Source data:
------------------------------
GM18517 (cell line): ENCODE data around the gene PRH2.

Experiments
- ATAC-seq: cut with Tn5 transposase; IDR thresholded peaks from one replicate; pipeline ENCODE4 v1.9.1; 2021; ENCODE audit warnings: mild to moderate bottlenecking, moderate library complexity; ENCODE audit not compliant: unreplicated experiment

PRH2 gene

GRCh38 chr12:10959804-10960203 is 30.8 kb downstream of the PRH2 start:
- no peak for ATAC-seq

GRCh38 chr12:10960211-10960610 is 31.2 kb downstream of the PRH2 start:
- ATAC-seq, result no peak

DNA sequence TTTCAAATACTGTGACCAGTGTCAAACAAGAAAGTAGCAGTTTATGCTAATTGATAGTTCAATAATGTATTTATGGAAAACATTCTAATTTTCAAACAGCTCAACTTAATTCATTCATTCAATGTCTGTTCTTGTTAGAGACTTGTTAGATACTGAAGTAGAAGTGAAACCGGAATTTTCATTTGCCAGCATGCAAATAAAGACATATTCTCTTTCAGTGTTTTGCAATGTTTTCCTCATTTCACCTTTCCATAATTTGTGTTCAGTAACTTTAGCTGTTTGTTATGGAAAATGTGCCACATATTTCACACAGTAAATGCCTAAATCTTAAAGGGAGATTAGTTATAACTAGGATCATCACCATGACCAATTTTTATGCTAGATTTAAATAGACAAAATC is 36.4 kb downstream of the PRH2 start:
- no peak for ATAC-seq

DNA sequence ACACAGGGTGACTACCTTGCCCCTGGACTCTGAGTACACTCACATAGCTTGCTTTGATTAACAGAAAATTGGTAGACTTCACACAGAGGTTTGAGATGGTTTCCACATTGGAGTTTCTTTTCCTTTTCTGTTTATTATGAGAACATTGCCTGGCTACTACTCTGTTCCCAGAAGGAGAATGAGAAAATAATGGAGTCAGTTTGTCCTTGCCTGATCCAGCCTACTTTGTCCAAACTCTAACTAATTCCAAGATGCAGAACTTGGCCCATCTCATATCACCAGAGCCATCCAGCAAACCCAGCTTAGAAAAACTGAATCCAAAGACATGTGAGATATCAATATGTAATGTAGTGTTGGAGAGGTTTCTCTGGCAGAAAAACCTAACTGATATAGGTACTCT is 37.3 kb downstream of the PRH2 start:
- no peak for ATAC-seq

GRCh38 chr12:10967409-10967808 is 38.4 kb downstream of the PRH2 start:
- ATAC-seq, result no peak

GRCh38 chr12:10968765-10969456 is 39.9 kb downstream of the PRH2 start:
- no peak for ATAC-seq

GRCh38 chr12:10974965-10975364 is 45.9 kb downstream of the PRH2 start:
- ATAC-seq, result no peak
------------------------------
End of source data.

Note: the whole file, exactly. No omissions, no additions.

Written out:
GM18517 (cell line): ENCODE data around the gene PRH2.

Experiments
- ATAC-seq: cut with Tn5 transposase; IDR thresholded peaks from one replicate; pipeline ENCODE4 v1.9.1; 2021; ENCODE audit warnings: mild to moderate bottlenecking, moderate library complexity; ENCODE audit not compliant: unreplicated experiment

PRH2 gene

GRCh38 chr12:10959804-10960203 is 30.8 kb downstream of the PRH2 start:
- no peak for ATAC-seq

GRCh38 chr12:10960211-10960610 is 31.2 kb downstream of the PRH2 start:
- ATAC-seq, result no peak

DNA sequence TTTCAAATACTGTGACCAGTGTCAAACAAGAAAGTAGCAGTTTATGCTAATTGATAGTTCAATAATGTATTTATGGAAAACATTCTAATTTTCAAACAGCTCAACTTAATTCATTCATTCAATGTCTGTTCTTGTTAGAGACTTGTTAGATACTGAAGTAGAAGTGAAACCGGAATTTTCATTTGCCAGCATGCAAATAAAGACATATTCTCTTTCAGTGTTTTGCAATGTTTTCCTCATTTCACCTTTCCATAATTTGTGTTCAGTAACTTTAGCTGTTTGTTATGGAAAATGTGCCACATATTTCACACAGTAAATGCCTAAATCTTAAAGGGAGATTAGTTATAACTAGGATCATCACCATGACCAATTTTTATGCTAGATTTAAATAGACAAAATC is 36.4 kb downstream of the PRH2 start:
- no peak for ATAC-seq

DNA sequence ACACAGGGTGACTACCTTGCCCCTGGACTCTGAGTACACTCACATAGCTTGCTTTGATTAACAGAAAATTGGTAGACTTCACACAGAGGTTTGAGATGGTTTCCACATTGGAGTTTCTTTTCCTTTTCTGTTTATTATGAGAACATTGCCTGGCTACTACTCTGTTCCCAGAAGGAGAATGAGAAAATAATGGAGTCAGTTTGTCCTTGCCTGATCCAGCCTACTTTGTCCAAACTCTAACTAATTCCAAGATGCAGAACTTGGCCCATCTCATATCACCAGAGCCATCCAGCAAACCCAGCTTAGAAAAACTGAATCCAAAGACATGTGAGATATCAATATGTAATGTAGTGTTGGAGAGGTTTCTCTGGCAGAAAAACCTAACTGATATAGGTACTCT is 37.3 kb downstream of the PRH2 start:
- no peak for ATAC-seq

GRCh38 chr12:10967409-10967808 is 38.4 kb downstream of the PRH2 start:
- ATAC-seq, result no peak

GRCh38 chr12:10968765-10969456 is 39.9 kb downstream of the PRH2 start:
- no peak for ATAC-seq

GRCh38 chr12:10974965-10975364 is 45.9 kb downstream of the PRH2 start:
- ATAC-seq, result no peak